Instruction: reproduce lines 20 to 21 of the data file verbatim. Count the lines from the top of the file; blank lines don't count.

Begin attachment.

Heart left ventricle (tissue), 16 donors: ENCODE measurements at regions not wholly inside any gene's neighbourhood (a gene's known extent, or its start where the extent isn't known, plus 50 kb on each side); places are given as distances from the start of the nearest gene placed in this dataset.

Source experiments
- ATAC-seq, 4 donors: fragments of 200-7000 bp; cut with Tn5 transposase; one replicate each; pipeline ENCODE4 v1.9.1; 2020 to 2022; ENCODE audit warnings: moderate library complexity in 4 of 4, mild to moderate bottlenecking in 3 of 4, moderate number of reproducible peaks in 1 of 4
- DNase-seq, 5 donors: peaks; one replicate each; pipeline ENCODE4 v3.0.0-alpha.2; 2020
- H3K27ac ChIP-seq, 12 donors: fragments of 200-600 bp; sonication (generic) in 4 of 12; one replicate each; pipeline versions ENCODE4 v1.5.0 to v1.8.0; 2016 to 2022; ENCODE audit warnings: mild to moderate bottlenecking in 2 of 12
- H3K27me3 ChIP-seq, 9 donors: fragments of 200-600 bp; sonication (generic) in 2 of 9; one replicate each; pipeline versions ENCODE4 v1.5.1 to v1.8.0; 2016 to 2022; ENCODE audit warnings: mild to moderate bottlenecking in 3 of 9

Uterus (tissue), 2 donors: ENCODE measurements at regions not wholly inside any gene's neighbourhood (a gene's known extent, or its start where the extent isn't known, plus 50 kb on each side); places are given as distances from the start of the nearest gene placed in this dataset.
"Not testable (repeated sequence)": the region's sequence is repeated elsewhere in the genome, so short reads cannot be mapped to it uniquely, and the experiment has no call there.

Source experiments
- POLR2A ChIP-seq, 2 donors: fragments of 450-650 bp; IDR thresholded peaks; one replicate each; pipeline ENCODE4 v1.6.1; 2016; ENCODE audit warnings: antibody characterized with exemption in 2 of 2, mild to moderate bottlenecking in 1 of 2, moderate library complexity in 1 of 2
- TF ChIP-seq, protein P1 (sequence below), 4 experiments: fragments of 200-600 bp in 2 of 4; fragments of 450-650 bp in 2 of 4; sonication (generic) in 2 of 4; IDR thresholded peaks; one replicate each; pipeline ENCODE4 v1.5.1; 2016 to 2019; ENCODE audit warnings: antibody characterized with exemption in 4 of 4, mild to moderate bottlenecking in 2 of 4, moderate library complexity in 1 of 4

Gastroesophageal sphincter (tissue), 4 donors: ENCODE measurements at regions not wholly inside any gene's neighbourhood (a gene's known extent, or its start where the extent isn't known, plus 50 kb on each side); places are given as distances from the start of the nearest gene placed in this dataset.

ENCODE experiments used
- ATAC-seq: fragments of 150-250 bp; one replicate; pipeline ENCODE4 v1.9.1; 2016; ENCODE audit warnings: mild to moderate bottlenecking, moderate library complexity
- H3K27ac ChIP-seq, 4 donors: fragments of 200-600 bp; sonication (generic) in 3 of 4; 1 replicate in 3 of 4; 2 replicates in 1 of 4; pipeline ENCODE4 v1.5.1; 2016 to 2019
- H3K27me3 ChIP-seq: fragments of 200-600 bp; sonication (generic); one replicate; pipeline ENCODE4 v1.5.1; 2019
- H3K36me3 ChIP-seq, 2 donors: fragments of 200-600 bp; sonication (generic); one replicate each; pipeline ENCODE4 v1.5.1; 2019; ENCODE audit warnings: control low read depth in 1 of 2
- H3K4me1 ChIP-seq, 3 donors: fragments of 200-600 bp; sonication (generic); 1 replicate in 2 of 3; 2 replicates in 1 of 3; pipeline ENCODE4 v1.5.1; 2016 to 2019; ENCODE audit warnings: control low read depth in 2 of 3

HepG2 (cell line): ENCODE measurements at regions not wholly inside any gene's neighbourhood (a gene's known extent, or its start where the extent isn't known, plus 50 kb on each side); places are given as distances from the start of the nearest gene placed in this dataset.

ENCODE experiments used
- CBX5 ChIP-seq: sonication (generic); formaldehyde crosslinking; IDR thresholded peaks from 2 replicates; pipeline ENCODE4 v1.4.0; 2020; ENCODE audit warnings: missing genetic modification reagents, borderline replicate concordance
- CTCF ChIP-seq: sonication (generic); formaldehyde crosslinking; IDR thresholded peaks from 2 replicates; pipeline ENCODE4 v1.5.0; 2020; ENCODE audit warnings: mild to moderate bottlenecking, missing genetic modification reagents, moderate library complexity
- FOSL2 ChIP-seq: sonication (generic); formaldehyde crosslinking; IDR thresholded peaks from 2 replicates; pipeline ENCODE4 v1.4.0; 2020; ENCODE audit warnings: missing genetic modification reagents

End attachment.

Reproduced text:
ENCODE experiments used
- CBX5 ChIP-seq: sonication (generic); formaldehyde crosslinking; IDR thresholded peaks from 2 replicates; pipeline ENCODE4 v1.4.0; 2020; ENCODE audit warnings: missing genetic modification reagents, borderline replicate concordance